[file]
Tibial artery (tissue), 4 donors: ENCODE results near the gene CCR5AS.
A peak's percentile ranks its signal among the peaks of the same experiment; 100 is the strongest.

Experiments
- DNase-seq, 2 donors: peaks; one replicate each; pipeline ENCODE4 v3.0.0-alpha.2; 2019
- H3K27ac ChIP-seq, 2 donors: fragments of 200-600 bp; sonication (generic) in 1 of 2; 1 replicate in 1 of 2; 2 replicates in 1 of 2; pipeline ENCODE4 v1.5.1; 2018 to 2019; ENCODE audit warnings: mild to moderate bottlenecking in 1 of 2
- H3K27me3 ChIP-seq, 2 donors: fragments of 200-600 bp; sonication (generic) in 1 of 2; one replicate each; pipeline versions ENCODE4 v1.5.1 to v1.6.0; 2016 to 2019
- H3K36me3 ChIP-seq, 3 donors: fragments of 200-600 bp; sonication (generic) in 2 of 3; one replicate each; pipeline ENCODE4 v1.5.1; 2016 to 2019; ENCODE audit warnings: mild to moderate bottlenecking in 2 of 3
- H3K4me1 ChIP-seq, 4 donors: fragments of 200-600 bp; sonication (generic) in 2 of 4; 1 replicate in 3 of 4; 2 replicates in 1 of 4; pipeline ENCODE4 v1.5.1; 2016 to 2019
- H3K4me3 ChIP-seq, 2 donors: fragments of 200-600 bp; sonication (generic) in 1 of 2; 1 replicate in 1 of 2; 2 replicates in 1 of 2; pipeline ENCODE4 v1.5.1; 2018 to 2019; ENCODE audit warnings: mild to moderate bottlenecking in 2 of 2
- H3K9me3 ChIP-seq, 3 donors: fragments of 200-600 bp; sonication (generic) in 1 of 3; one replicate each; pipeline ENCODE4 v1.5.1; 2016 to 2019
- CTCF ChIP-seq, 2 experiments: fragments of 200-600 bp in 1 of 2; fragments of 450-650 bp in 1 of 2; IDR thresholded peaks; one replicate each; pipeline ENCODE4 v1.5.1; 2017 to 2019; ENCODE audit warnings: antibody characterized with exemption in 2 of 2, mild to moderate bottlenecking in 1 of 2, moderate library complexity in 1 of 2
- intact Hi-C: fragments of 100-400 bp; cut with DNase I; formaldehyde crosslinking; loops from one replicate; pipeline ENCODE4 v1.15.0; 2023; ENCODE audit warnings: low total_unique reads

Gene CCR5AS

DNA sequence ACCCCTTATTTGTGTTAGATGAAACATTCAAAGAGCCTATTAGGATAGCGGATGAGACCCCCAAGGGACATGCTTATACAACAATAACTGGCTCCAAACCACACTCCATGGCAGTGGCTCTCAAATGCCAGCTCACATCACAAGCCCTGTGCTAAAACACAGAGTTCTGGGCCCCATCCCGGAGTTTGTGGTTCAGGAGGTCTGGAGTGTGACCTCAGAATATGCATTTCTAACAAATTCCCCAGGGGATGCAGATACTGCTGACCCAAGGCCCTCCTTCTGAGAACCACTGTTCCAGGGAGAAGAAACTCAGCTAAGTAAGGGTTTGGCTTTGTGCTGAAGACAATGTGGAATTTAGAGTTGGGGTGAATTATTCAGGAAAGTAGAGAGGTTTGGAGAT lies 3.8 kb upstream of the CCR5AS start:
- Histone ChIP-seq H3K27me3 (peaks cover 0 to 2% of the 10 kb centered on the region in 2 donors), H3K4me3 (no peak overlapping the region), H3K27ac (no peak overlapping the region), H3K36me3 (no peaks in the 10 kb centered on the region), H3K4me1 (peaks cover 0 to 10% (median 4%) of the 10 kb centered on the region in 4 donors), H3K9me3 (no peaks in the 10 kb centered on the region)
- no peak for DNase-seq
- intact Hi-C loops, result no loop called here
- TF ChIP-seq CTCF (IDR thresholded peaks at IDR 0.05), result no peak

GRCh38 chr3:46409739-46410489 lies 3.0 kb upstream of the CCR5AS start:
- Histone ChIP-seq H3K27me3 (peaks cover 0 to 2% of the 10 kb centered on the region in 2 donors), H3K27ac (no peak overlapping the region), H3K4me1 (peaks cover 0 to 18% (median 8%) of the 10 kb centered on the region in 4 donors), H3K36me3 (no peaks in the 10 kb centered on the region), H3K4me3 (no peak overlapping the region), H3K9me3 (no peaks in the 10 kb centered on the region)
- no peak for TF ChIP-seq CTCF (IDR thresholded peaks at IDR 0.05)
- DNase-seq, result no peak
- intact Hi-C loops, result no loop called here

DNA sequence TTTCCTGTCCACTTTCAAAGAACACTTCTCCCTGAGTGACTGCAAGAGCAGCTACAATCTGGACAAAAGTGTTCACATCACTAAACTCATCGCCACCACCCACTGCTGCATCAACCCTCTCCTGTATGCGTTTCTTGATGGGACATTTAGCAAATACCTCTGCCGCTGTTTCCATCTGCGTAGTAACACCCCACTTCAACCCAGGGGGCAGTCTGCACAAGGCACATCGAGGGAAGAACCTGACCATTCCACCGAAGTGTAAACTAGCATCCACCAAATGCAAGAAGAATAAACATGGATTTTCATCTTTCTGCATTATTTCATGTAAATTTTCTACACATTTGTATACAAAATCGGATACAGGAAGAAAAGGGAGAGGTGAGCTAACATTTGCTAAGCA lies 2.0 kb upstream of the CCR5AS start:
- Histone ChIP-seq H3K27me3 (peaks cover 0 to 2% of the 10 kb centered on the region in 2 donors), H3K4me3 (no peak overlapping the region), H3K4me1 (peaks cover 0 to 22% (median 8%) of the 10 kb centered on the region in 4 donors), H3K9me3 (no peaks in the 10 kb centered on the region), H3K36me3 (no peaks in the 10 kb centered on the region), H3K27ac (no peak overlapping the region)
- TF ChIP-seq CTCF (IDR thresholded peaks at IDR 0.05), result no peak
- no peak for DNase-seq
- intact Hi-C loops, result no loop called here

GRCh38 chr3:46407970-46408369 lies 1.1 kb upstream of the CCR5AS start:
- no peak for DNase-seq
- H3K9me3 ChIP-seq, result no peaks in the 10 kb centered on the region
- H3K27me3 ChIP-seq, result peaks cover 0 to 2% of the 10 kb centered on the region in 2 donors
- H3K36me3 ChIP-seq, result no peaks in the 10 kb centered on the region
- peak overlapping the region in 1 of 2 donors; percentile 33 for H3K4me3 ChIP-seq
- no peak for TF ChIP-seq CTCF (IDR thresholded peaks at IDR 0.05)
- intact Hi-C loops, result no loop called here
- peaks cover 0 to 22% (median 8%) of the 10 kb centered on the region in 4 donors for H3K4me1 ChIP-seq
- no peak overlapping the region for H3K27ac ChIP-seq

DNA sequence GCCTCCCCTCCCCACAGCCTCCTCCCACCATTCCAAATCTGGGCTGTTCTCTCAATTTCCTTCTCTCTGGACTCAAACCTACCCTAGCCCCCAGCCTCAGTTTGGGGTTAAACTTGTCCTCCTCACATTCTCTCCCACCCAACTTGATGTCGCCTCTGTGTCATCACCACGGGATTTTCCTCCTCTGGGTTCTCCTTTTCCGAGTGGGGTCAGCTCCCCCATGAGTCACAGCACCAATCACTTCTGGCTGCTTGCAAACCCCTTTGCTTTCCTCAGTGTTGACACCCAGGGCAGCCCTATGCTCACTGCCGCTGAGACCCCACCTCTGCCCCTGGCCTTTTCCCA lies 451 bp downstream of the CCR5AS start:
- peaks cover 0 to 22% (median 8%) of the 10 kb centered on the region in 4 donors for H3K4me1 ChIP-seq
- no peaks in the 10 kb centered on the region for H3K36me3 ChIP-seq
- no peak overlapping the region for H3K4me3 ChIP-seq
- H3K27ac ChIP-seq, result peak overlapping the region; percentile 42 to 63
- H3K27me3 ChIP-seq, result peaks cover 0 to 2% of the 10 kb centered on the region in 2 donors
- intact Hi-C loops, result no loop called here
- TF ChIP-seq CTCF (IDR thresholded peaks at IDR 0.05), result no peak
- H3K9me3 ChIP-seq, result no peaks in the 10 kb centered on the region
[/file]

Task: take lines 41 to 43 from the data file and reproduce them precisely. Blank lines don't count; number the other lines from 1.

- no peaks in the 10 kb centered on the region for H3K36me3 ChIP-seq
- no peak overlapping the region for H3K4me3 ChIP-seq
- H3K27ac ChIP-seq, result peak overlapping the region; percentile 42 to 63